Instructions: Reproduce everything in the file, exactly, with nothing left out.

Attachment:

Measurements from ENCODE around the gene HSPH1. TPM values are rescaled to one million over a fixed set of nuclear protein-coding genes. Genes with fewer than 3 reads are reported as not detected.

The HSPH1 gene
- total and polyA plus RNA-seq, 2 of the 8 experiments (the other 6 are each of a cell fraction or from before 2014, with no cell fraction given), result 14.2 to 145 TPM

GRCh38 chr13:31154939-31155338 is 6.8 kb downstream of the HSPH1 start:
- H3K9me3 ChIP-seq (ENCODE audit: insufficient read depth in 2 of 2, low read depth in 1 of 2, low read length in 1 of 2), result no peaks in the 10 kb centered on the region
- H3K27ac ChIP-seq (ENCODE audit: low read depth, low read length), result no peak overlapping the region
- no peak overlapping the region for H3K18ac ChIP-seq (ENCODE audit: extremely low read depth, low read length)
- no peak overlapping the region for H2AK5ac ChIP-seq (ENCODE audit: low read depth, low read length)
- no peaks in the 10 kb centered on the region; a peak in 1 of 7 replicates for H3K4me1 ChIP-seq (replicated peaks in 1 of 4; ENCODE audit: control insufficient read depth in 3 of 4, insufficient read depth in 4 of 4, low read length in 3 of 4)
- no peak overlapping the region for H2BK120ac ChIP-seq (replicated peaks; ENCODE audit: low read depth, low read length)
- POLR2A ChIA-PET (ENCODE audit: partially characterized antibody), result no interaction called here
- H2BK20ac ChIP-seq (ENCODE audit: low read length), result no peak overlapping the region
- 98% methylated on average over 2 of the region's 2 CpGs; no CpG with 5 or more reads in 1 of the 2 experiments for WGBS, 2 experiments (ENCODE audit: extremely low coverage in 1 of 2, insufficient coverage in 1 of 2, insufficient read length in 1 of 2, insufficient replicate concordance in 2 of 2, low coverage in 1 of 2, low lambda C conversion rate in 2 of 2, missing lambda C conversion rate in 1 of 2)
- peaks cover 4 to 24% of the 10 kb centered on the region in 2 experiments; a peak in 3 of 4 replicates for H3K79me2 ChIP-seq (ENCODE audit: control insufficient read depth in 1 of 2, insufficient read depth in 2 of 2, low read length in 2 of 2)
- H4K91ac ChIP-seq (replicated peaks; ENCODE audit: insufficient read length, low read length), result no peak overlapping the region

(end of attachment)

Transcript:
Measurements from ENCODE around the gene HSPH1. TPM values are rescaled to one million over a fixed set of nuclear protein-coding genes. Genes with fewer than 3 reads are reported as not detected.

The HSPH1 gene
- total and polyA plus RNA-seq, 2 of the 8 experiments (the other 6 are each of a cell fraction or from before 2014, with no cell fraction given), result 14.2 to 145 TPM

GRCh38 chr13:31154939-31155338 is 6.8 kb downstream of the HSPH1 start:
- H3K9me3 ChIP-seq (ENCODE audit: insufficient read depth in 2 of 2, low read depth in 1 of 2, low read length in 1 of 2), result no peaks in the 10 kb centered on the region
- H3K27ac ChIP-seq (ENCODE audit: low read depth, low read length), result no peak overlapping the region
- no peak overlapping the region for H3K18ac ChIP-seq (ENCODE audit: extremely low read depth, low read length)
- no peak overlapping the region for H2AK5ac ChIP-seq (ENCODE audit: low read depth, low read length)
- no peaks in the 10 kb centered on the region; a peak in 1 of 7 replicates for H3K4me1 ChIP-seq (replicated peaks in 1 of 4; ENCODE audit: control insufficient read depth in 3 of 4, insufficient read depth in 4 of 4, low read length in 3 of 4)
- no peak overlapping the region for H2BK120ac ChIP-seq (replicated peaks; ENCODE audit: low read depth, low read length)
- POLR2A ChIA-PET (ENCODE audit: partially characterized antibody), result no interaction called here
- H2BK20ac ChIP-seq (ENCODE audit: low read length), result no peak overlapping the region
- 98% methylated on average over 2 of the region's 2 CpGs; no CpG with 5 or more reads in 1 of the 2 experiments for WGBS, 2 experiments (ENCODE audit: extremely low coverage in 1 of 2, insufficient coverage in 1 of 2, insufficient read length in 1 of 2, insufficient replicate concordance in 2 of 2, low coverage in 1 of 2, low lambda C conversion rate in 2 of 2, missing lambda C conversion rate in 1 of 2)
- peaks cover 4 to 24% of the 10 kb centered on the region in 2 experiments; a peak in 3 of 4 replicates for H3K79me2 ChIP-seq (ENCODE audit: control insufficient read depth in 1 of 2, insufficient read depth in 2 of 2, low read length in 2 of 2)
- H4K91ac ChIP-seq (replicated peaks; ENCODE audit: insufficient read length, low read length), result no peak overlapping the region